I had many great memories to inspire the plot. One was slipped in early in the story. I really did have a Principal who had my studio theatre dismantled because a maintenance supervisor complained that it had not been built with union labour. It was so satisfying to sneak that tidbit in: how, with the help of the Math teacher who taught on the floor below my English room, I filed a grievance and got the theatre restored. However, the main conflict in the story arose from differences in philosophy of education. When I began teaching in the seventies, I was hired as an English teacher, but, because of my stage experience, was assigned drama classes. Traditionally, these had been held in an ancient portable unit where the noise level was least likely to intrude on academic classes. Drama classes in recent years had been improv sessions where students were encouraged to let it all out as exuberantly as possible.

I resolved to change that. If I had to teach drama, students were going to study stagecraft and voice projection, and what’s more, they were going to learn lines. The students rose to the challenge, and before the year was out, my enthusiastic troupe was itching to attempt a full-length production. Rather than use the stage in the gym, with its poor acoustics and lack of ambience, I asked the principal if we could convert our portable into a studio theatre where I could double-cast plays, mount longer runs and provide more opportunities for students to showcase their talents. Having got the okay, we scrounged the necessary equipment, and with help from janitors and shop teachers, converted the portable into a fifty-seat studio theatre. An exciting two years followed and the program was a great success.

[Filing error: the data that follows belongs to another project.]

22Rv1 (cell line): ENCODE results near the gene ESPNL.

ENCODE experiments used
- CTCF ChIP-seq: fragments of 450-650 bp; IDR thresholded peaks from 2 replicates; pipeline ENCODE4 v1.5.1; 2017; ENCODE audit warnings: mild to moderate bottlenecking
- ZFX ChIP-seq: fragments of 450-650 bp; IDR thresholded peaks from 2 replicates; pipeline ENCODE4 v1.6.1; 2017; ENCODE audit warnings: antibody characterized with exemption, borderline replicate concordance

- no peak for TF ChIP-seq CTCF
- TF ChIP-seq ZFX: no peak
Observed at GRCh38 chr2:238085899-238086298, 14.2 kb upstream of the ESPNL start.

However, when a new Principal arrived the following year, he, like Miss Dolmas, was all for free-expression and questioned my structured classes. Also, like Miss Dolmas, he was gone within the year, but not in the drastic fashion depicted in my story. And, to be fair, before he left, he changed his tune and admitted that he was impressed with our program. Still, the memory of that initial confrontation gave me the stimulus for the “misadventure” in my plot. So thank you, Moonlight and Misadventure. It was great fun being able to relive those experiences in my story. Fiction is always full of truths, and it’s deliciously satisfying to use those moments to drive a plot.

Oh, and one point that didn’t make it into the story, though I relished the memory all the same: The Math teacher who advised me to file a grievance—he and I will be celebrating our 45th wedding anniversary this December.

 

Whether it’s vintage Hollywood, the Florida everglades, the Atlantic City boardwalk, or a farmhouse in Western Canada, the twenty authors represented in this collection of mystery and suspense interpret the overarching theme of “moonlight and misadventure” in their own inimitable style where only one thing is assured: Waxing, waning, gibbous, or full, the moon is always there, illuminating things better left in the dark.

Featuring stories by K.L. Abrahamson, Sharon Hart Addy, C.W. Blackwell, Clark Boyd, M.H. Callway, Michael A. Clark, Susan Daly, Buzz Dixon, Jeanne DuBois, Elizabeth Elwood, Tracy Falenwolfe, Kate Fellowes, John M. Floyd, Billy Houston, Bethany Maines, Judy Penz Sheluk, KM Rockwood, Joseph S. Walker, Robert Weibezahl, and Susan Jane Wright.

Click here to find it at your favorite retailer.